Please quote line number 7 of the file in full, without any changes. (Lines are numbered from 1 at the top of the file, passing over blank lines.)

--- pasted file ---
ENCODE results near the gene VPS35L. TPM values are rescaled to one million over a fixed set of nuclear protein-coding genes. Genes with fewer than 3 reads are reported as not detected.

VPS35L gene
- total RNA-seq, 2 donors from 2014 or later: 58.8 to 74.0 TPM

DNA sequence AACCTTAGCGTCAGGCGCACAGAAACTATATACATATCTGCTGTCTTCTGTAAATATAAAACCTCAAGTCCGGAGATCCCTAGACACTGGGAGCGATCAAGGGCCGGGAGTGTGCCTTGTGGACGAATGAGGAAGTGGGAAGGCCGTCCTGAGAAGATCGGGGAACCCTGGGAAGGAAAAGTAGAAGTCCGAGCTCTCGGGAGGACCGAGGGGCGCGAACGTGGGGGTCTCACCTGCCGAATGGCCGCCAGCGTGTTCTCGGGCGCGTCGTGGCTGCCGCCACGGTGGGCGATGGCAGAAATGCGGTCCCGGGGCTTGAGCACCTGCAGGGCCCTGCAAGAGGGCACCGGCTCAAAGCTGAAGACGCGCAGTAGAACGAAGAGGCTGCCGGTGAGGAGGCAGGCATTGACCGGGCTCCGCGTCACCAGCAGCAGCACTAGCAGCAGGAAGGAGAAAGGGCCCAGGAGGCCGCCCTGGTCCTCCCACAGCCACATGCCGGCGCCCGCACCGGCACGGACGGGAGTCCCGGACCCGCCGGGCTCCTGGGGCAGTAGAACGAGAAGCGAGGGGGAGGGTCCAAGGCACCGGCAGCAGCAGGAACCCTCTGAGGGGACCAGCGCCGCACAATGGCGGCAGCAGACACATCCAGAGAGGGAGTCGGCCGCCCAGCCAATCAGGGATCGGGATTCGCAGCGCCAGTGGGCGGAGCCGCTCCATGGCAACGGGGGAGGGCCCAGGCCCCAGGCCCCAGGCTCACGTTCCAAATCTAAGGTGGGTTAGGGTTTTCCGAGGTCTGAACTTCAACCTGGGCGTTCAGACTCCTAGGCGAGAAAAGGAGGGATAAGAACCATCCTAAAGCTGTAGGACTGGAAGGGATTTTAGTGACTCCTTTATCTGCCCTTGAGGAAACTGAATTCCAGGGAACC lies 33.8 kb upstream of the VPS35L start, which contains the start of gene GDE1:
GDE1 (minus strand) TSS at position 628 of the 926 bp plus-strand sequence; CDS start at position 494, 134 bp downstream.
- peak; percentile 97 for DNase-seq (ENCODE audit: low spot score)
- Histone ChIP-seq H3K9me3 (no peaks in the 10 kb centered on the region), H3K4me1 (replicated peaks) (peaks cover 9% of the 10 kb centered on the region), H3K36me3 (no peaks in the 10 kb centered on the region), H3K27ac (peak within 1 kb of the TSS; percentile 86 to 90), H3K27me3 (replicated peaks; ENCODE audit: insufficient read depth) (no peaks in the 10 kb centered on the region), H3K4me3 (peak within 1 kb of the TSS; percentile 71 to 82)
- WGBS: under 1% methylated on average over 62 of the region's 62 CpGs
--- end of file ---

- Histone ChIP-seq H3K9me3 (no peaks in the 10 kb centered on the region), H3K4me1 (replicated peaks) (peaks cover 9% of the 10 kb centered on the region), H3K36me3 (no peaks in the 10 kb centered on the region), H3K27ac (peak within 1 kb of the TSS; percentile 86 to 90), H3K27me3 (replicated peaks; ENCODE audit: insufficient read depth) (no peaks in the 10 kb centered on the region), H3K4me3 (peak within 1 kb of the TSS; percentile 71 to 82)